by Thomas Watson“It shall be with him, and he shall read therein all the days of his life: that he may learn to fear the LORD his God, to keep all the words of this law and these statutes, to do them” (Deuteronomy 17:19)
by Thomas Watson“It shall be with him, and he shall read therein all the days of his life: that he may learn to fear the LORD his God, to keep all the words of this law and these statutes, to do them” (Deuteronomy 17:19)
BY THOMAS WATSONIN EPUB, .MOBI & .PDF FORMATSMany modern Christians view the Christian life as one of ease and worldly blessings. Building on Jesus's words that "the kingdom of heaven suffereth violence, and the violent take it by force" (Matt. 11:12), the Puritans saw it, rather, as warfare, as wrestling, as "holy violence" against one's own self, against Satan, the world, and even heaven. We are called to take up the full armor of God in our daily battles. As Watson puts it, "Our life is military. Christ is our Captain, the gospel is the banner, the graces are our spiritual artillery, and heaven is only taken in a forcible way." In his typically heart-searching style, replete with practical illustrations and gripping remarks, Watson describes how the Christian is to take the kingdom of heaven by holy violence through the reading and exposition of Scripture, prayer, meditation, self-examination, conversation, and the sanctification of the Lord's Day. Soldiers of Christ will find this a practical handbook on Christian living.-----Table of Contents Introduction: Taking Heaven by ViolenceOffering Violence to OurselvesThe Christian Must offer Violence to SatanThe Christian Must Offer Violence to HeavenArrows of Reproof and Apostasy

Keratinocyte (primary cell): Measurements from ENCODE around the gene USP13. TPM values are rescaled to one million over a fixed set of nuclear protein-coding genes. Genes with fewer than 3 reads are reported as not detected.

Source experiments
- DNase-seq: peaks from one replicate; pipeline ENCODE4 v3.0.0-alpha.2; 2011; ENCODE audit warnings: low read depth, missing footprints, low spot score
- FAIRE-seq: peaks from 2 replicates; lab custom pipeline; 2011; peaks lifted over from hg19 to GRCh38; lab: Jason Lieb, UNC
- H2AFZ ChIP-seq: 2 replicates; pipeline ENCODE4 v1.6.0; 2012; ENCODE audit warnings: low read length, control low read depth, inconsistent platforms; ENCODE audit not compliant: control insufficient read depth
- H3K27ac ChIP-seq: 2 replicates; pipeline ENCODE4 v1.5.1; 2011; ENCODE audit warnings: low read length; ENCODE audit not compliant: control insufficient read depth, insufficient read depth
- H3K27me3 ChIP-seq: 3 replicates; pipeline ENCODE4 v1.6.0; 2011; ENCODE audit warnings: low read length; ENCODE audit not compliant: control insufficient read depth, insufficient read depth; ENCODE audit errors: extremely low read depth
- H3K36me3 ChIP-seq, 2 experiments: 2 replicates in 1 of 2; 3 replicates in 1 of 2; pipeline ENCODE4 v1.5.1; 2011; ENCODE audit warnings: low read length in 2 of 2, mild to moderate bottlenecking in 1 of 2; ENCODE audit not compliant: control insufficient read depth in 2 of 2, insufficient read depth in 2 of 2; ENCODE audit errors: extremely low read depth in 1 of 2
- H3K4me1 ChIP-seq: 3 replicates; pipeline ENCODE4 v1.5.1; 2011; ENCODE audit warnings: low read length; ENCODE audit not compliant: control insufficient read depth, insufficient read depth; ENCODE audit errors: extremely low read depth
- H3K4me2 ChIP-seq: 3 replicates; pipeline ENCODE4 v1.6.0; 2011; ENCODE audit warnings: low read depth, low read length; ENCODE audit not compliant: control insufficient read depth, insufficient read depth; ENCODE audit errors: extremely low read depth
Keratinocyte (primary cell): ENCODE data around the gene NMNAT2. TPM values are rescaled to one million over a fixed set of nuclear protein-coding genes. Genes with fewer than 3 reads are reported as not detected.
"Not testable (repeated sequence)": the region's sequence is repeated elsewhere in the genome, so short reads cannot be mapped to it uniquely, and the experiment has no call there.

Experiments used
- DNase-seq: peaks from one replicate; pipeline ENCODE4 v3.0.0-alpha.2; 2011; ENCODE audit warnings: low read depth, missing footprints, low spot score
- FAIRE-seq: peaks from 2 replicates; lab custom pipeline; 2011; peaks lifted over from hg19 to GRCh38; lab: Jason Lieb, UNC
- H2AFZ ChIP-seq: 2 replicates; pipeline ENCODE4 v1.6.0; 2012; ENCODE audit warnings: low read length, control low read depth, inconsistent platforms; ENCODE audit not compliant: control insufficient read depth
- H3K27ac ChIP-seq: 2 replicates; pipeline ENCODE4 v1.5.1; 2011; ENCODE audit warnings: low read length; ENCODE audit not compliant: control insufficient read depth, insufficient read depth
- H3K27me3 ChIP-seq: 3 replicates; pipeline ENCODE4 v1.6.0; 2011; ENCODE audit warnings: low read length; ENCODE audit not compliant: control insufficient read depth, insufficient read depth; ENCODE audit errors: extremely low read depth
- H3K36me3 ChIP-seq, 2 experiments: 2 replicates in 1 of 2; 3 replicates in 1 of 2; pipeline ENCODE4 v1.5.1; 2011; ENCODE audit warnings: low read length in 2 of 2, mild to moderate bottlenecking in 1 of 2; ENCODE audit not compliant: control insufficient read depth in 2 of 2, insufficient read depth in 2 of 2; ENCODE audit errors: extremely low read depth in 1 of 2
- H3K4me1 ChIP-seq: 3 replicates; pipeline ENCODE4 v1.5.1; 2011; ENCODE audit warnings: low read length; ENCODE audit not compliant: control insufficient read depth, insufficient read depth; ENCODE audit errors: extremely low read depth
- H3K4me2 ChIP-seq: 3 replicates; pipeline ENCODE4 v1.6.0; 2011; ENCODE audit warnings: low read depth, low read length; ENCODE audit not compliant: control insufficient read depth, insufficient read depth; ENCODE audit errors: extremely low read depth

by Thomas MantonThat which a man would make his portion, it must be sufficient to supply all his wants, that he may have enough to live upon. Now, saith the Lord, 'I am God all-sufficient,' Gen. 17:1; sufficient for the necessities of this life, and that which is to come. He is the fountain of all blessings, spiritual, temporal, eternal; not only their power for ever, but their portion for ever, satisfied with him now and in the life to come: Ps. 142:5, 'Thou art my portion, O Lord, in the land of the living.' They expect all from him; not only peace and righteousness, grace and glory, but food, maintenance, defence, to bear them out in his work. The creature is but God's instrument, or as an empty pipe, unless God flow in by it. If God help them not, the creature cannot help them. These are streams that have water only so long as the spring fills them. Well, then, here is a portion that is every way sufficient. All other portions are accompanied with a want, but this alone sufficeth all. Some things give health, wealth, but not peace; some things give peace, but not honour. But God is all to us—health, wealth, peace, honour, grace, and glory: 'All things are yours, because you are Christ's, and Christ is God's,' so runs the Christian charter; there is omne bonum in summo bono—all things in the chiefest good. So Rev. 21:7, 'He that overcometh shall inherit all things.' How so? 'For I will be his God.' He that hath God hath him that hath power and command of all things, and therefore shall inherit all things, 'For I will be his God.' And that is the reason of the apostle's riddle, 2 Cor. 6:10, 'As having nothing, yet possessing all things;' that is, all things in God, when they have nothing in the creature.